A spokesman for TEPCO declined to comment for this story because of the sailors’ lawsuit, which was slated to go forward pending appeals in the U.S. 9th Circuit Court of Appeals.
The illnesses listed in the lawsuit include genetic immune system diseases, headaches, difficulty concentrating, thyroid problems, bloody noses, rectal and gynecological bleeding, weakness in sides of the body accompanied by the shrinking of muscle mass, memory loss, leukemia, testicular cancer, problems with vision, high-pitch ringing in the ears and anxiety.
The list of sailors who have joined the lawsuit, which is making its way through the courts, has grown to 370.
In early 2014, Congress ordered Assistant Secretary of Defense for Health Affairs Dr. Jonathan Woodson to investigate the claims.
After a peer-reviewed study into the levels of exposure, Woodson reported back to Congress, defending the military’s response and safeguards. Any illnesses that sailors have developed since the operation are not a result of the relief campaign, he said.
“There is no objective evidence that the sailors … experienced radiation exposures that would result in an increase in the expected number of radiogenic diseases over time,” Woodson wrote. “The estimated radiation doses for all individuals in the Operation Tomodachi registry, including sailors on the USS Ronald Reagan, were very small and well below levels associated with adverse medical conditions.”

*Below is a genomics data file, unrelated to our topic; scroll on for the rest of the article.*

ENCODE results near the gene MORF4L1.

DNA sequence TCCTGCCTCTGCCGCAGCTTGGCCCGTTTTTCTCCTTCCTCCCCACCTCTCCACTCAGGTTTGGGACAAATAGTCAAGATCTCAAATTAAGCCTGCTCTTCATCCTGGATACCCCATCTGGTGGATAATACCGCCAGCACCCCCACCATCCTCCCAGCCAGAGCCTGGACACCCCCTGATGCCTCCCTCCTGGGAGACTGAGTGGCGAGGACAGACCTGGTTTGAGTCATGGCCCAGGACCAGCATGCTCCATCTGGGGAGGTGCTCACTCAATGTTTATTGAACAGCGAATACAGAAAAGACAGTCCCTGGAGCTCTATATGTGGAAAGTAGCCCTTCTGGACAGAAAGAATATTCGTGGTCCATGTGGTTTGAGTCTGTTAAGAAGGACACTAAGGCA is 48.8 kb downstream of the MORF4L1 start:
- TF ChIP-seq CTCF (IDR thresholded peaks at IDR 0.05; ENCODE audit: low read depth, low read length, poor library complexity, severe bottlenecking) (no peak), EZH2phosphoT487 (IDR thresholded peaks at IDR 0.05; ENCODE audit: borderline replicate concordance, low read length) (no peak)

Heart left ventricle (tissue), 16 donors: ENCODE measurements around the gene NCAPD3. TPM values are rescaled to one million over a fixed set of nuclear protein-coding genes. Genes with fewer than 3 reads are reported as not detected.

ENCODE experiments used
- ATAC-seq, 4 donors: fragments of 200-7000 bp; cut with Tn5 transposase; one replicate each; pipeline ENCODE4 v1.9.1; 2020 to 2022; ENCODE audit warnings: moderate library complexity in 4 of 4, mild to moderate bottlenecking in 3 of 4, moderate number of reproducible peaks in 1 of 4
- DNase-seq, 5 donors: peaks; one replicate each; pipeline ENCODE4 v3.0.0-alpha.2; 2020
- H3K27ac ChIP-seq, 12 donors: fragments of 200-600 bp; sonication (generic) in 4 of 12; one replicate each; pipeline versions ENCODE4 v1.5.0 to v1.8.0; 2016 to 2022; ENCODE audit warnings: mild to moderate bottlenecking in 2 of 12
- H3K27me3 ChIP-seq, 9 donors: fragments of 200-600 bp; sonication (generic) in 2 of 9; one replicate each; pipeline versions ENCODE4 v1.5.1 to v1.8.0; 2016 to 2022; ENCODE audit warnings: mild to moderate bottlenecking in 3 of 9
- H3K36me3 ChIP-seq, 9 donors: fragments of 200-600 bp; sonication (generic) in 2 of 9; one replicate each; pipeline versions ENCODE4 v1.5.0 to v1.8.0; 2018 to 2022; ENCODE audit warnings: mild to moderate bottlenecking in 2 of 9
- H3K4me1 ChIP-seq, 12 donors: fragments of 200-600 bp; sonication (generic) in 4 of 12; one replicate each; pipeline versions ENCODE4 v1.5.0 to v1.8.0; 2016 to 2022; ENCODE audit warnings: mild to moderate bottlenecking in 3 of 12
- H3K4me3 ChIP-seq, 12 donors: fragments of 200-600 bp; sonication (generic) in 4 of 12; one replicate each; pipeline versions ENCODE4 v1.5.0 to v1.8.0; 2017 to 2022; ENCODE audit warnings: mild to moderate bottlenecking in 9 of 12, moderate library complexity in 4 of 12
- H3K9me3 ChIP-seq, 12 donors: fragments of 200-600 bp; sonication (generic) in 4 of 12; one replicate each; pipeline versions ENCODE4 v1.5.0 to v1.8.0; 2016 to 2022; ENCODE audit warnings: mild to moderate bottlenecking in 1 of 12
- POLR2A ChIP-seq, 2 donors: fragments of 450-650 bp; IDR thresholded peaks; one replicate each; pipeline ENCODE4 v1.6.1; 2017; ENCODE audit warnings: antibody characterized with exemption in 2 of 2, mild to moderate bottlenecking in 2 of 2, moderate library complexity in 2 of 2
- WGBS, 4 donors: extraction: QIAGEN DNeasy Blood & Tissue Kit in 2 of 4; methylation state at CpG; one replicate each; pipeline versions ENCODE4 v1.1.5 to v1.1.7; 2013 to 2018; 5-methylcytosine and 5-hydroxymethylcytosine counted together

Furthermore, Woodson said, more sailors would have been sick if the levels were high enough to cause the illnesses cited. There were upward of 5,000 sailors aboard the Reagan at the time of the operation. He also said symptoms developed too early to be associated with the operation.
Perhaps the assumption here is that the US government would not lie.
But Shinzo Kimura — a professor at Dokkyo Medical University in Japan who has studied radiation exposure from Hiroshima and Nagasaki to Chernobyl and, now, Fukushima — said it wasn’t too early for sailors to show symptoms of exposure-related conditions. Doctors have seen conditions in children living near the plant that surfaced earlier than would normally be expected.
Kimura, hired by the Nihonmatsu city government for his expertise in the field, was the first scientist on the ground taking readings in the wake of the Fukushima disaster. He said each person and the way their body is affected by radiation is different.
While unable to definitively say if the sailors were sickened by the radiation, Kimura reasoned that the levels aboard the Reagan were high enough to cause illnesses. Otherwise, he said, why go through the bother of repeated cleanings to lower radiation levels?
“It is impossible to speculate or calculate how much the doses were before the two decontamination works,” he said. “The U.S. military is very good at risk-management. Considering that, it is assumed that decontaminations were conducted twice because the levels were not favorable.”